Original languageEnglish
Pages (from-to)5172-5177
Number of pages6
JournalCancer Research
Volume64
Issue number15
DOIs
Publication statusPublished - Aug 1 2004

Fingerprint

DNA Methylation
Methylation
Hepatocellular Carcinoma
Apoptosis
Proteins
decitabine
Growth
Cell Line
Annexin A5
Liver
Pyrin Domain
Caspase 3
Genes
Spleen
RNA
Amino Acids
Brain

All Science Journal Classification (ASJC) codes

  • Oncology
  • Cancer Research

Cite this

Apoptotic speck protein-like, a highly homologous protein to apoptotic speck protein in the pyrin domain, is silenced by DNA methylation and induces apoptosis in human hepatocellular carcinoma. / Kubo, Takahiko; Yamamoto, Junji; Shikauchi, Yuko; Niwa, Yasuharu; Matsubara, Kenichi; Yoshikawa, Hirohide.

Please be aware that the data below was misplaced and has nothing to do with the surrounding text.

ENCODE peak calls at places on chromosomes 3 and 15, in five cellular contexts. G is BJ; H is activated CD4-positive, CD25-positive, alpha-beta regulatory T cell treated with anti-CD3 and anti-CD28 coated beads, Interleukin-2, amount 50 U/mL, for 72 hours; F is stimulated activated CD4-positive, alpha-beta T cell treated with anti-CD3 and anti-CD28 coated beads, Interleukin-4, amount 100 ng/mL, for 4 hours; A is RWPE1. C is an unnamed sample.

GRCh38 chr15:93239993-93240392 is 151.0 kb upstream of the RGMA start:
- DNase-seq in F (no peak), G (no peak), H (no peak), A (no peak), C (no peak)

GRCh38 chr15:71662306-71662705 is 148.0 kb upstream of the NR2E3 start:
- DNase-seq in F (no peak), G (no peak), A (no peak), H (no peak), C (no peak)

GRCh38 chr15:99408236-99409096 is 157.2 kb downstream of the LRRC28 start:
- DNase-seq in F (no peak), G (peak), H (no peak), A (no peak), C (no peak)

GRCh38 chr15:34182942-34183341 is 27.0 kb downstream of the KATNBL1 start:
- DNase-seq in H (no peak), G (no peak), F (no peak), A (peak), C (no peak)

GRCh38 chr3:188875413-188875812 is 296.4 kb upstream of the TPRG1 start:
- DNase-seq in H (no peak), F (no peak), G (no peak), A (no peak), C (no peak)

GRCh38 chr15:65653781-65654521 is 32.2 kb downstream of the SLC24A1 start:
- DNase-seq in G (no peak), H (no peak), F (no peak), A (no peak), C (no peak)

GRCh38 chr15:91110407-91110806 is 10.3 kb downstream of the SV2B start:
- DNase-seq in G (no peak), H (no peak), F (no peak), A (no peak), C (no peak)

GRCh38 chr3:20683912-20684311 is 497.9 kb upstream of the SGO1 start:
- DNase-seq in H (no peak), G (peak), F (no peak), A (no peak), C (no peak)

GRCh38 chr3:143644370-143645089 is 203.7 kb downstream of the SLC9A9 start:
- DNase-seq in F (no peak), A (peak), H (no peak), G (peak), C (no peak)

In: Cancer Research, Vol. 64, No. 15, 01.08.2004, p. 5172-5177.

Research output: Contribution to journalArticle

@article{9080721dd29048e6b11e3c5daca731f1,
title = "Apoptotic speck protein-like, a highly homologous protein to apoptotic speck protein in the pyrin domain, is silenced by DNA methylation and induces apoptosis in human hepatocellular carcinoma",